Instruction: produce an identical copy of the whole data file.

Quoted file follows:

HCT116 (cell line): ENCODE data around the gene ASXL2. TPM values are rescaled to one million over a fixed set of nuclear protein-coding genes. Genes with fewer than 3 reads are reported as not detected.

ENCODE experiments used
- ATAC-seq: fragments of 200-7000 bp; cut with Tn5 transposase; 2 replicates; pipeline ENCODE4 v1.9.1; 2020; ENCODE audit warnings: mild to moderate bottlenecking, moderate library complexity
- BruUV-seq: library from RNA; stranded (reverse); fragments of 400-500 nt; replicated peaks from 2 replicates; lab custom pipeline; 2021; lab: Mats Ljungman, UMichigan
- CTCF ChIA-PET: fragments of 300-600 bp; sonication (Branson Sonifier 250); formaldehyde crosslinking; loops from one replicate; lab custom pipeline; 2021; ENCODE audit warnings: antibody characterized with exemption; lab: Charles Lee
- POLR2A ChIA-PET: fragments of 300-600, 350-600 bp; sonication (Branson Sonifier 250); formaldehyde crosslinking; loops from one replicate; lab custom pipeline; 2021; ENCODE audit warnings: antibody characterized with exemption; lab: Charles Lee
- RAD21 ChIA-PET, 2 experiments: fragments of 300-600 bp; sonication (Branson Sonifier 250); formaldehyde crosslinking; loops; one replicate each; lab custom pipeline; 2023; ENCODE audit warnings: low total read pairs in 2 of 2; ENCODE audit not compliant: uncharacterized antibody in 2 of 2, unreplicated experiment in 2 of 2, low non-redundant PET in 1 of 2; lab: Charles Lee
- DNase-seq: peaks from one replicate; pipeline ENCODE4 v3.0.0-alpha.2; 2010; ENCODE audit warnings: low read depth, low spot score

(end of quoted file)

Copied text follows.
HCT116 (cell line): ENCODE data around the gene ASXL2. TPM values are rescaled to one million over a fixed set of nuclear protein-coding genes. Genes with fewer than 3 reads are reported as not detected.

ENCODE experiments used
- ATAC-seq: fragments of 200-7000 bp; cut with Tn5 transposase; 2 replicates; pipeline ENCODE4 v1.9.1; 2020; ENCODE audit warnings: mild to moderate bottlenecking, moderate library complexity
- BruUV-seq: library from RNA; stranded (reverse); fragments of 400-500 nt; replicated peaks from 2 replicates; lab custom pipeline; 2021; lab: Mats Ljungman, UMichigan
- CTCF ChIA-PET: fragments of 300-600 bp; sonication (Branson Sonifier 250); formaldehyde crosslinking; loops from one replicate; lab custom pipeline; 2021; ENCODE audit warnings: antibody characterized with exemption; lab: Charles Lee
- POLR2A ChIA-PET: fragments of 300-600, 350-600 bp; sonication (Branson Sonifier 250); formaldehyde crosslinking; loops from one replicate; lab custom pipeline; 2021; ENCODE audit warnings: antibody characterized with exemption; lab: Charles Lee
- RAD21 ChIA-PET, 2 experiments: fragments of 300-600 bp; sonication (Branson Sonifier 250); formaldehyde crosslinking; loops; one replicate each; lab custom pipeline; 2023; ENCODE audit warnings: low total read pairs in 2 of 2; ENCODE audit not compliant: uncharacterized antibody in 2 of 2, unreplicated experiment in 2 of 2, low non-redundant PET in 1 of 2; lab: Charles Lee
- DNase-seq: peaks from one replicate; pipeline ENCODE4 v3.0.0-alpha.2; 2010; ENCODE audit warnings: low read depth, low spot score